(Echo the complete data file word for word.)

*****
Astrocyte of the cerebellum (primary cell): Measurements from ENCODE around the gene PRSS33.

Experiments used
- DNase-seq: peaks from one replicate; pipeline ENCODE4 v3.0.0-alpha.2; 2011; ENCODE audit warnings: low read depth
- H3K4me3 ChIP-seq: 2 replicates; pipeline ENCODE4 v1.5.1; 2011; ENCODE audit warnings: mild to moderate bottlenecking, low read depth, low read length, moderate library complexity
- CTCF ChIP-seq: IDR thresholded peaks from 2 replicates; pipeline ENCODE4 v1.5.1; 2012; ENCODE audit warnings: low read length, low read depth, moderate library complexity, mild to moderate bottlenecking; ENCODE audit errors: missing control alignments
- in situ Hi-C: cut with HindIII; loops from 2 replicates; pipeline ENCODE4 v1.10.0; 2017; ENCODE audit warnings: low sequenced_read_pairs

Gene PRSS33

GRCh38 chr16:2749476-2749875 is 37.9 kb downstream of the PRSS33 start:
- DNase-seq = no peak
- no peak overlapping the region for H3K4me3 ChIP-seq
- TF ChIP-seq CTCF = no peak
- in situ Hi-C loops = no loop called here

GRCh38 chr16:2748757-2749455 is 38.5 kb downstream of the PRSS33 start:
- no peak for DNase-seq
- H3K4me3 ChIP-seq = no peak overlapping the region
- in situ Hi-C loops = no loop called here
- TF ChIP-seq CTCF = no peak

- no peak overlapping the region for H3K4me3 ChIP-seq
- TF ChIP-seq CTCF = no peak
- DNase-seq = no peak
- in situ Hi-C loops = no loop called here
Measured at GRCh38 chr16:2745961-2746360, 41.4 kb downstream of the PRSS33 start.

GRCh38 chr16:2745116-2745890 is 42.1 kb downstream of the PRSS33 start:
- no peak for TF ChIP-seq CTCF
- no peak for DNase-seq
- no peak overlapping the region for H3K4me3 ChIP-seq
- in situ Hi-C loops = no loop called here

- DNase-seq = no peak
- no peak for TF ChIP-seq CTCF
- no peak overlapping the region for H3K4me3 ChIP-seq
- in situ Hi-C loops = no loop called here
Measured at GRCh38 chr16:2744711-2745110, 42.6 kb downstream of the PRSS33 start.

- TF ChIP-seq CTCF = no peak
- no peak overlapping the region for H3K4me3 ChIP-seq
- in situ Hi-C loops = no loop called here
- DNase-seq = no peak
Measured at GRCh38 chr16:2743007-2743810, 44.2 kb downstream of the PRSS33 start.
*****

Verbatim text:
Astrocyte of the cerebellum (primary cell): Measurements from ENCODE around the gene PRSS33.

Experiments used
- DNase-seq: peaks from one replicate; pipeline ENCODE4 v3.0.0-alpha.2; 2011; ENCODE audit warnings: low read depth
- H3K4me3 ChIP-seq: 2 replicates; pipeline ENCODE4 v1.5.1; 2011; ENCODE audit warnings: mild to moderate bottlenecking, low read depth, low read length, moderate library complexity
- CTCF ChIP-seq: IDR thresholded peaks from 2 replicates; pipeline ENCODE4 v1.5.1; 2012; ENCODE audit warnings: low read length, low read depth, moderate library complexity, mild to moderate bottlenecking; ENCODE audit errors: missing control alignments
- in situ Hi-C: cut with HindIII; loops from 2 replicates; pipeline ENCODE4 v1.10.0; 2017; ENCODE audit warnings: low sequenced_read_pairs

Gene PRSS33

GRCh38 chr16:2749476-2749875 is 37.9 kb downstream of the PRSS33 start:
- DNase-seq = no peak
- no peak overlapping the region for H3K4me3 ChIP-seq
- TF ChIP-seq CTCF = no peak
- in situ Hi-C loops = no loop called here

GRCh38 chr16:2748757-2749455 is 38.5 kb downstream of the PRSS33 start:
- no peak for DNase-seq
- H3K4me3 ChIP-seq = no peak overlapping the region
- in situ Hi-C loops = no loop called here
- TF ChIP-seq CTCF = no peak

- no peak overlapping the region for H3K4me3 ChIP-seq
- TF ChIP-seq CTCF = no peak
- DNase-seq = no peak
- in situ Hi-C loops = no loop called here
Measured at GRCh38 chr16:2745961-2746360, 41.4 kb downstream of the PRSS33 start.

GRCh38 chr16:2745116-2745890 is 42.1 kb downstream of the PRSS33 start:
- no peak for TF ChIP-seq CTCF
- no peak for DNase-seq
- no peak overlapping the region for H3K4me3 ChIP-seq
- in situ Hi-C loops = no loop called here

- DNase-seq = no peak
- no peak for TF ChIP-seq CTCF
- no peak overlapping the region for H3K4me3 ChIP-seq
- in situ Hi-C loops = no loop called here
Measured at GRCh38 chr16:2744711-2745110, 42.6 kb downstream of the PRSS33 start.

- TF ChIP-seq CTCF = no peak
- no peak overlapping the region for H3K4me3 ChIP-seq
- in situ Hi-C loops = no loop called here
- DNase-seq = no peak
Measured at GRCh38 chr16:2743007-2743810, 44.2 kb downstream of the PRSS33 start.